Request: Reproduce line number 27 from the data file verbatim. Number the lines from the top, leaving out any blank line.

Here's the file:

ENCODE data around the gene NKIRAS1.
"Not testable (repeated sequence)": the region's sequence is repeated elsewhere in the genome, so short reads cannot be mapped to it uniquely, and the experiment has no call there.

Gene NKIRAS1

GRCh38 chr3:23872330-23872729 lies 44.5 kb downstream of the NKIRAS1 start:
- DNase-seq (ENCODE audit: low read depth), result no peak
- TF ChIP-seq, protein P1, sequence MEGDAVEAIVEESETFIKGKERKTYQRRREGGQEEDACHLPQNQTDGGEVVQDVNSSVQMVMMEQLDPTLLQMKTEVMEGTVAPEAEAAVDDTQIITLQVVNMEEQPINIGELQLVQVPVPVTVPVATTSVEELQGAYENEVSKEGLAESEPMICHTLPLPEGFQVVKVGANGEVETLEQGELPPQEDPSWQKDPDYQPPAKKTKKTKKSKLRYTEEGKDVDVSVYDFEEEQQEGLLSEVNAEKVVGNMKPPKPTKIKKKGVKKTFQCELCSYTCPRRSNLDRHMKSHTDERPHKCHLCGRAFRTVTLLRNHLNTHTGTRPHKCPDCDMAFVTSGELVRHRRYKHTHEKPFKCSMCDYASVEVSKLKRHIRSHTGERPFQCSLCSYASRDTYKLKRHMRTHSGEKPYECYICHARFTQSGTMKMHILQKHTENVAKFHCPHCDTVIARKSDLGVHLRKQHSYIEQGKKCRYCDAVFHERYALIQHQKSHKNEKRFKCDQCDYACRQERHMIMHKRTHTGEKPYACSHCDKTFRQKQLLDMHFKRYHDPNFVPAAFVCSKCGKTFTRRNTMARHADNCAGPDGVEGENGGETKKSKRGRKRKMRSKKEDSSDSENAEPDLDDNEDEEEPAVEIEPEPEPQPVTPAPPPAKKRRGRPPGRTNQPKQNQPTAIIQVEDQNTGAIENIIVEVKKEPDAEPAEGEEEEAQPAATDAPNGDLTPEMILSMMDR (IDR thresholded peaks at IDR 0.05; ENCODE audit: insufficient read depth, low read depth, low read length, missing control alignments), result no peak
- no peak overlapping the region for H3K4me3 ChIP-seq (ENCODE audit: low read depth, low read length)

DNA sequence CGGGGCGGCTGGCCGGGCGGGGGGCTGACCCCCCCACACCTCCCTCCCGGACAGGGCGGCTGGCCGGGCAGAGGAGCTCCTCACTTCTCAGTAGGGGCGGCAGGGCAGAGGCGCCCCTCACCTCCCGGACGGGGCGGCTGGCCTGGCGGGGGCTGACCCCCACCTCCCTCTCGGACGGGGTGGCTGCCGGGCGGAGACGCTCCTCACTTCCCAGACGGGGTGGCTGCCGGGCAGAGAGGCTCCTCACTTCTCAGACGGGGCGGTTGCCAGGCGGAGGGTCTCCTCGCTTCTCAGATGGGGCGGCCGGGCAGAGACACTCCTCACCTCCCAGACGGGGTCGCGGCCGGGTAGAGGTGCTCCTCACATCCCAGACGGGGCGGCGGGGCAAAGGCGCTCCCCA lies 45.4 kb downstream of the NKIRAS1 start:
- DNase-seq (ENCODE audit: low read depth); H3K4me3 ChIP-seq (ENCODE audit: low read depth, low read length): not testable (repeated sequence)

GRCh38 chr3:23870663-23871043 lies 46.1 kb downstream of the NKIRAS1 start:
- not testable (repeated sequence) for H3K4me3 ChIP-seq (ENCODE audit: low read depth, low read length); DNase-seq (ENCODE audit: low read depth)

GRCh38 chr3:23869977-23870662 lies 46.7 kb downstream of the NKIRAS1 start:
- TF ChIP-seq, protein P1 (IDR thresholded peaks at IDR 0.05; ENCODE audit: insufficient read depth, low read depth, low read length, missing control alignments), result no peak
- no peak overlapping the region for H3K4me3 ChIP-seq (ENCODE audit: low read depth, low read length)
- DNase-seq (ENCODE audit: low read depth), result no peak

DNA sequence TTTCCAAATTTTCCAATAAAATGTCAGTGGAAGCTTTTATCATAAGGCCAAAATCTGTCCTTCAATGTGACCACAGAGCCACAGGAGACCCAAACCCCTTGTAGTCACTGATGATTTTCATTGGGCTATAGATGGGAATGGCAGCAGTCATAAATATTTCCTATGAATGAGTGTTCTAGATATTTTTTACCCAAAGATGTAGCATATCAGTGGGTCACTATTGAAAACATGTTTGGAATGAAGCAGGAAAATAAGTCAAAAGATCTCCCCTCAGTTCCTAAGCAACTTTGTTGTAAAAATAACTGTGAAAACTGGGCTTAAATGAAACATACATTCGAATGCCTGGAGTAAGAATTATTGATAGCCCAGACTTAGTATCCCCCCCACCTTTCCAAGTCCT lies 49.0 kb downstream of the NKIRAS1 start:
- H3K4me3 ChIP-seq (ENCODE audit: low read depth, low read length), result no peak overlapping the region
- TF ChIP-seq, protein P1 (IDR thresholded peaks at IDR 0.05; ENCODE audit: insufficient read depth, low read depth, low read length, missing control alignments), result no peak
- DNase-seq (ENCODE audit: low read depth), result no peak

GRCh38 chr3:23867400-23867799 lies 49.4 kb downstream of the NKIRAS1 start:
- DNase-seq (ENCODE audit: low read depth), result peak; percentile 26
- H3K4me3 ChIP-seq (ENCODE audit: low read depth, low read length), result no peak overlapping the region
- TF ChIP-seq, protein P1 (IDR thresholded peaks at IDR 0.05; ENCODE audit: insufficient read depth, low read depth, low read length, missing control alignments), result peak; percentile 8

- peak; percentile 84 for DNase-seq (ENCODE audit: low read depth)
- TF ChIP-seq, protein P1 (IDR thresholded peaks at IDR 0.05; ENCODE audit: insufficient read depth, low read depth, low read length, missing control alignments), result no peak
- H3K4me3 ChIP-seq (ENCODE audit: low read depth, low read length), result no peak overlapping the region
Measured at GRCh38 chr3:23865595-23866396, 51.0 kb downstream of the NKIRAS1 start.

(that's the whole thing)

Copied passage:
Measured at GRCh38 chr3:23865595-23866396, 51.0 kb downstream of the NKIRAS1 start.